Jan. 9, 1998
Scientists observing a disk of matter surrounding a black hole in our galaxy have discovered that the disk is periodically disrupted and hurled outward in opposite directions from the black hole, in jets moving at nearly the speed of light. The black hole replenishes the disk by pulling hot gas from the surface of a nearby "companion" star, and then undergoes another disruption, repeating the sequence at half-hour intervals.
The researchers represent teams at the California Institute of Technology, Pasadena, CA, the Massachusetts Institute of Technology (MIT), Boston, and NASA's Goddard Space Flight Center, Greenbelt, MD, which all worked to correlate the disappearance of X-ray emitting hot gas in the disk with the appearance, shortly thereafter, of rapidly expanding jets. Dr. Ronald Remillard of MIT and Dr. Jean Swank of Goddard are presenting X-ray results, obtained with NASA's Rossi X-ray Timing Explorer (RXTE), which show the disappearing disk. Dr. Stephen Eikenberry of Caltech is presenting new infrared observations which demonstrate that when the X-rays from the disk vanish, the jets suddenly appear. The observations will be the subject of a press conference by three of the researchers involved, to be held Jan. 7 during the winter meeting of the American Astronomical Society in Washington, DC.
The disks of hot gas, known as accretion disks, are commonly observed around black holes with orbiting stellar companions, but the near simultaneous disappearance of the disk and formation of the jet has never been seen before. It promises to shed light on the origin of the enigmatic jets, also commonly observed near accreting black holes, but poorly understood.
"The system behaves like the celestial version of Old Faithful," notes Dr. Craig Markwardt, a researcher working with Swank at Goddard. "At fairly regular intervals, the accretion disk is disrupted and a fast moving jet is produced."
"This jet is staggeringly more powerful than a geyser," adds Swank. "Every half-hour, the black hole, in the constellation Aquila, throws off the mass equal to that of a 100 trillion ton asteroid at nearly the speed of light (approximately 650 million miles per hour). This process clearly requires a lot of energy -- each cycle is equivalent to six trillion times the annual energy consumption of the entire United States."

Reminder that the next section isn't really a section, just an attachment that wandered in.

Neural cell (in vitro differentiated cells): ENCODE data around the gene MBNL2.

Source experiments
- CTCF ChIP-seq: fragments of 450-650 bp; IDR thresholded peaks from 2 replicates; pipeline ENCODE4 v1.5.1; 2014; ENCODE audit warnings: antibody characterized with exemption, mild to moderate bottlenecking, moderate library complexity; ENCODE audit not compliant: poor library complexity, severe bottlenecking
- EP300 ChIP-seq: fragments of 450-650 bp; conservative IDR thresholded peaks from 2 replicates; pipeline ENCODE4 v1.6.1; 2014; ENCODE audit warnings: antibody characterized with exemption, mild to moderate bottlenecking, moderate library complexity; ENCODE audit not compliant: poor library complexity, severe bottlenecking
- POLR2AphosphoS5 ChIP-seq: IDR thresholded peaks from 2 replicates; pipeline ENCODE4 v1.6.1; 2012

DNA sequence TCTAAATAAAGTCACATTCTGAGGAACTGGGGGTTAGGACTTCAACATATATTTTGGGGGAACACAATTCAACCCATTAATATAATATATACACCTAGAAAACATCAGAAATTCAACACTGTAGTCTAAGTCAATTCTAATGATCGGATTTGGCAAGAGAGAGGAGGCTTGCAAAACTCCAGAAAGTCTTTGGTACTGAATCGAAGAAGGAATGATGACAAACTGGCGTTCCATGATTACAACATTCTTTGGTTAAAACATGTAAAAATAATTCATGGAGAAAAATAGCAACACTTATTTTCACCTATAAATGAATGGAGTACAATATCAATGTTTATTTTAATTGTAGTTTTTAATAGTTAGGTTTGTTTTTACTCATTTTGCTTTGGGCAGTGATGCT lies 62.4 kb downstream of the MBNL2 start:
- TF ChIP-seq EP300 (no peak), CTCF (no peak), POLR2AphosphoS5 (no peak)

"What is even more amazing is that we are seeing the first clues to the source of matter ejected in the jets -- the correlations we discovered indicate that the jet material must come from the inner disk. For years theorists have hypothesized that the jets come from somewhere close to the black hole, but no one had ever actually seen that direct link until now" said Eikenberry.
Black holes are very massive objects with gravitational fields so intense that near them, nothing, not even light, can escape their pull. While this prevents anyone from observing black holes directly, their presence can be inferred from effects on nearby matter. Many of the known or suspected black holes are orbiting a close "companion" star. The black hole's gravity pulls gas from the companion star into a swirling disk of material which orbits around the black hole, much as soap suds swirl around a bathtub drain. As it falls into the black hole, the gas in the disk is compressed and heated to millions of degrees, emitting X-rays.
"We found that the X-rays from the disk disappeared almost completely every half hour. About five minutes later, they would return again. The results of the X-ray observations, Eikenberry's infrared observations at Mt. Palomar, CA, and infrared and radio observations made by Dr. Felix Mirabel, Director, Centre d'Etudes de Saclay, France, and collaborators, showed that very shortly after the X-rays vanished, jets appeared at infrared and radio wavelengths. Since X-ray emitting hot gas in the disk disappears during these episodes, we all concluded that the matter in the disk must have escaped, probably flung out in the jets. As the black hole pulls more gas from its companion star, the disk appears again, along with the X-rays, and the cycle starts over," Swank said. Dr. Mirabel obtained results with the United Kingdom Infrared Telescope and the Very Large Array in New Mexico.
"The great value of these observations," notes Swank, RXTE project scientist, "is that potentially they are giving us a key to answer some big questions. It is remarkable how little we understand of these jets, because they are such a common and impressive phenomenon. In fact, black hole jet formation is rather mysterious because it's hard to understand how anything can be expelled from the vicinity of a black hole since its powerful gravity pulls everything in. I believe this black hole will prove to be one key to finding out lots of things about black holes and jets.
"This is like having a miniature quasar in your back yard; and, because it is much smaller, it changes over minutes and hours, rather than months and years. This will let us learn a lot in a much shorter period of time," said Elkenberry.
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